Kirsty Styles is a journalist who lives in Hackney. She was previously editor at Tech City News and is now a reporter at The Next Web. She l Kirsty Styles is a journalist who lives in Hackney. She was previously editor at Tech City News and is now a reporter at The Next Web. She loves tech for good, cleantech, edtech, assistive tech, politech (?), diversity in tech.
Looking through Apple’s long list of acquisitions, you’ll see a mix of what looks like punts, acquihires or just easy product integrations.
The company confirmed today in an email to The Next Web that it has bought Facelift, a Swiss motion capture studio that worked on Star Wars. And that transaction could easily slot into any one of the above categories.
Apple, as usual, didn’t make its intentions for the acquisition clear.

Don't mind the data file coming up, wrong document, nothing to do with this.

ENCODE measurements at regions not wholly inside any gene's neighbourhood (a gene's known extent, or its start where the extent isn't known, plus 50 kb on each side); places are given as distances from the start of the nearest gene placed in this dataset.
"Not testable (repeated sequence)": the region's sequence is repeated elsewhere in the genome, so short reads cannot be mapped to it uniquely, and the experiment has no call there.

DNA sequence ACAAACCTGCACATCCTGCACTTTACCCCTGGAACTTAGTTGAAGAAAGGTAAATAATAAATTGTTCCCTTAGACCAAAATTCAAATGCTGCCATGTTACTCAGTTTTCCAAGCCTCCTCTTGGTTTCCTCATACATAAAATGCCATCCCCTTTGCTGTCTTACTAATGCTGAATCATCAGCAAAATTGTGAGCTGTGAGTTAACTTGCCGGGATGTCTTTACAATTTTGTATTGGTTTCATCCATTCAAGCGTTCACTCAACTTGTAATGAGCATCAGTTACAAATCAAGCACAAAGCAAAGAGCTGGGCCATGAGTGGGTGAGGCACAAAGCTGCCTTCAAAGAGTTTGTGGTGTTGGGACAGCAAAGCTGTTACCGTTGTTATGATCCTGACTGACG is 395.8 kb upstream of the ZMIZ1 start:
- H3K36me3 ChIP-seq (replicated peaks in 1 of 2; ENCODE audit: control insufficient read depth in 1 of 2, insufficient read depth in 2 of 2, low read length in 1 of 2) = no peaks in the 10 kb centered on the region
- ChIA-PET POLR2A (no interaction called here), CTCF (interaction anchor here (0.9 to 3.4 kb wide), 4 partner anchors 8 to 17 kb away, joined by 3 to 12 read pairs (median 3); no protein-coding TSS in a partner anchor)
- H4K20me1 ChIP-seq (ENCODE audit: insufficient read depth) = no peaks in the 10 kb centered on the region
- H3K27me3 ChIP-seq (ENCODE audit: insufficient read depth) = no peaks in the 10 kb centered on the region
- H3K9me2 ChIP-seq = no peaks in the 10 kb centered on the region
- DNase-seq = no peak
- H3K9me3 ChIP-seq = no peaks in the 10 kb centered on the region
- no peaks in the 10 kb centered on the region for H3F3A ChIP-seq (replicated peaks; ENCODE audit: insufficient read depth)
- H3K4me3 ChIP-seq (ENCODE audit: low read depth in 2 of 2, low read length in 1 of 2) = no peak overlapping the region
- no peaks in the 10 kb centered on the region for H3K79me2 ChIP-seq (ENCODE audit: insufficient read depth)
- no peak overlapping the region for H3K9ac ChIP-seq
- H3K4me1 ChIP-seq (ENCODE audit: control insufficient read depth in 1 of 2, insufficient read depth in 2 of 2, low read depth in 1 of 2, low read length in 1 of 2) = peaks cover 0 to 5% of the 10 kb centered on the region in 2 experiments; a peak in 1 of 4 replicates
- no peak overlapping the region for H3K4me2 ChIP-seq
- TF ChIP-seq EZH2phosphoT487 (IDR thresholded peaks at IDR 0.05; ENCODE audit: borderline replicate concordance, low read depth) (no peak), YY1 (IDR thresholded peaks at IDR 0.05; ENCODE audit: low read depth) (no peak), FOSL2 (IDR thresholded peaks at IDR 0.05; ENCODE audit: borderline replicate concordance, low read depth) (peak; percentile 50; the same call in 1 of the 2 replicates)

It could potentially be about to launch its own game or film studio, or integrate the platform into Final Cut Pro as part of its 3D Motion software. Or maybe Apple is going to ditch the product altogether and just keep the team.
Perhaps most interestingly, given that Facelift’s software is used to make Star Wars’ non-human characters look more lifelike, Apple could want to use it to enhance the facial recognition software it might be working on.
As well as filing a patent back in March for a selfie-powered unlock system for handsets, Apple looks to have started work on using facial, iris and retina recognition for authentication when you’re buying stuff, found in another patent filed just last month.
It’s unlikely Apple’s about to tell us its plans, but if nothing else, there’s surely nothing quite like owning a vital piece of the billion-dollar Star Wars marketing machine.
Get the TNW newsletter
Get the most important tech news in your inbox each week.